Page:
Here at Vaco, we do extensive preparation with our candidates before every interview. If you do not have the advantage of working with a Vaco recruiter then grab a friend, spouse, pet, whatever and practice answering commonly asked interview questions (if you do not know which questions are typically asked in many interviews, let me introduce you to my friend, Google: https://www.google.com/). Rehearse exactly what you will say if asked, for example, “What is one of your weaknesses?” or, “Tell me about a time you have had to deal with conflict and how you overcame the obstacle.” These types of questions are always tricky so practicing will help you to fine-tune your answer. Take it a step further and write out your response. This is not only helpful to perfect your wording but writing things down is a trick to aide memory retention. HAVE EXAMPLES READY for everything you have prepared to say. You could say, “One of my strengths is that I am very detail oriented,” but how much better does this sound? – “One of my strengths is that I am very detail oriented, for example, I developed a check system at company ‘xyz’ during month end close to ensure there were no mistakes and that every fraction of a cent was accounted for.” Examples allow the interviewer to understand exactly how your experience can relate to their specific job requirements.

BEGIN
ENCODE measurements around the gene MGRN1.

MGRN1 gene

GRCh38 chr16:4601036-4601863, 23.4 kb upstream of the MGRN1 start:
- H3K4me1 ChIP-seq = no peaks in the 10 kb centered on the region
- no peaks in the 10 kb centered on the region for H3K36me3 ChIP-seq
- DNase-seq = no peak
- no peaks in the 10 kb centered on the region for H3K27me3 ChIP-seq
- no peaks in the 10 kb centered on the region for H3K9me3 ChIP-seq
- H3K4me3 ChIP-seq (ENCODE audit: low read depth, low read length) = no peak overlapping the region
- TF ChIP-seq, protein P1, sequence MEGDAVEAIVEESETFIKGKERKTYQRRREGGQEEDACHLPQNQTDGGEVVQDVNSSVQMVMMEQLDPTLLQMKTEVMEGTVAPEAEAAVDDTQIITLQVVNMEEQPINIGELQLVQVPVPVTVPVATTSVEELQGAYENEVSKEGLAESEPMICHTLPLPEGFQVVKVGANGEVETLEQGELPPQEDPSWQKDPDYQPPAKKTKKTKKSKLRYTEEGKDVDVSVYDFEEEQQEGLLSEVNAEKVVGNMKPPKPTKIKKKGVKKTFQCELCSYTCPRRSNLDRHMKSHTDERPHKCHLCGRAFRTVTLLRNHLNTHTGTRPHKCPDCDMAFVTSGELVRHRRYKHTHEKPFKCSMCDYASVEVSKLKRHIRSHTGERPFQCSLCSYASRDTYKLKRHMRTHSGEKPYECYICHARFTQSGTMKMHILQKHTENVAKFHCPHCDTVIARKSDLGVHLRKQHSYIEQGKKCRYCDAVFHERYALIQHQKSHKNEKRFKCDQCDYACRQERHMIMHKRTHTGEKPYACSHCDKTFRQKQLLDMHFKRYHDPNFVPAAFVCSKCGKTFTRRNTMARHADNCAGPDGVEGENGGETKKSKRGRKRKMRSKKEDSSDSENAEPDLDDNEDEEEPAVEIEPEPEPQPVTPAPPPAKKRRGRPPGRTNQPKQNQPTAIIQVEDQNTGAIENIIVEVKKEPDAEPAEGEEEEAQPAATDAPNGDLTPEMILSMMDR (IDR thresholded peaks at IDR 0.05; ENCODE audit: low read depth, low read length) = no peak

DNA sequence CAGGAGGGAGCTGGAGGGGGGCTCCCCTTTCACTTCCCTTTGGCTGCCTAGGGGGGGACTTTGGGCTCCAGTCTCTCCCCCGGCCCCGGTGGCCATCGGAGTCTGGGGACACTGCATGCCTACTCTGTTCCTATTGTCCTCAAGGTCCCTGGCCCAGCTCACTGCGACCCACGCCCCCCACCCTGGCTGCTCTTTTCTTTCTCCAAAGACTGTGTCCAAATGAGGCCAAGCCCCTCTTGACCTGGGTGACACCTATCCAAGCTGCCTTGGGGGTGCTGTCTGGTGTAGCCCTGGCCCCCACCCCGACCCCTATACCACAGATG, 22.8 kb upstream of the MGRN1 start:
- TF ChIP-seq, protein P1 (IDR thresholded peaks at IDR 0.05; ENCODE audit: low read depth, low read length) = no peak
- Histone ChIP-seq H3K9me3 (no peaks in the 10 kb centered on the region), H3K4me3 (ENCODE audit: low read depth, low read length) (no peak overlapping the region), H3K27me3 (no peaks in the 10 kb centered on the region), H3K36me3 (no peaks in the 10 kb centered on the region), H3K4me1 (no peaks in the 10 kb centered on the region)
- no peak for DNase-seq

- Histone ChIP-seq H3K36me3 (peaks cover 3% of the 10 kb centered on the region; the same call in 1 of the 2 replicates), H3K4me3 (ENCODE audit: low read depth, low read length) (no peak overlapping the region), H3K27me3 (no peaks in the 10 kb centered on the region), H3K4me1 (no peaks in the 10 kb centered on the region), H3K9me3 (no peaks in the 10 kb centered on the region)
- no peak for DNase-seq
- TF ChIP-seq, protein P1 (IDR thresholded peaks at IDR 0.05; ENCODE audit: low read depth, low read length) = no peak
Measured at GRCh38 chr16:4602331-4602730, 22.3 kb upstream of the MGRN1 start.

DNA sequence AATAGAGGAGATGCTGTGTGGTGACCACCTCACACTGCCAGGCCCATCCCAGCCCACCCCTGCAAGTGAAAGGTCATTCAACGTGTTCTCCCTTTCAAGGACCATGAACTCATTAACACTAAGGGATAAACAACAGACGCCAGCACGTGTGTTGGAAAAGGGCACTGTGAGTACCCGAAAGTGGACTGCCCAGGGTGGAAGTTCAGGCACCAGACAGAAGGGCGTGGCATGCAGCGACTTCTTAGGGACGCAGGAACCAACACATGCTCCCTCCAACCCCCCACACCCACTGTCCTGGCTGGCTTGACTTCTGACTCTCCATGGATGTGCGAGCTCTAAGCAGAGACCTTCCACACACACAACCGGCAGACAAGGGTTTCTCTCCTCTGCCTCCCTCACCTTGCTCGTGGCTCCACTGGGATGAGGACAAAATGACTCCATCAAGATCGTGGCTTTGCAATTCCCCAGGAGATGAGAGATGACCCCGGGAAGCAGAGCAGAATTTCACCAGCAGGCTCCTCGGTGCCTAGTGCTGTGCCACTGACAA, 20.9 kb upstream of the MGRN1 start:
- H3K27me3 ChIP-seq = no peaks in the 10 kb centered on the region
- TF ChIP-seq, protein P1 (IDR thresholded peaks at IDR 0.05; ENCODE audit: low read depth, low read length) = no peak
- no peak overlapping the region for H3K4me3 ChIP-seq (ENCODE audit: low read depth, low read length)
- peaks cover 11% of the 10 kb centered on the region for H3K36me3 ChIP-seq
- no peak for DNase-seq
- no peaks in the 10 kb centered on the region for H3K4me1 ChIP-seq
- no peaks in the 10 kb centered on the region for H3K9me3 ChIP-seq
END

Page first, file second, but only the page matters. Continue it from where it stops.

4. Channel Your Inner Boy/Girl Scout and Be Prepared

• Research the company. I am not necessarily saying that you need to dig deep and be able to toss out their quarterly gross profit margin (depending on the position, you might actually need to know this), but at least know the basics – the names and positions of the people you are interviewing with, what the company does, where other offices are located, etc.

• Do not come empty handed. Bring a portfolio, folder, or notebook and have multiple copies of your resume, one for yourself to reference, and one for each person that you will be meeting with. Also, bring the job description and have notes written about how your previous experience and knowledge relates to each of their requirements. This will help you pinpoint which pieces of your resume you need to highlight with your interviewer. In addition, prepare a list of pertinent questions to ask about the company, its culture, keys to success in the position, etc. Even if some of your questions have been answered during the discussion this shows that you have taken the time to prepare and have thought through what you want to get out of the interview.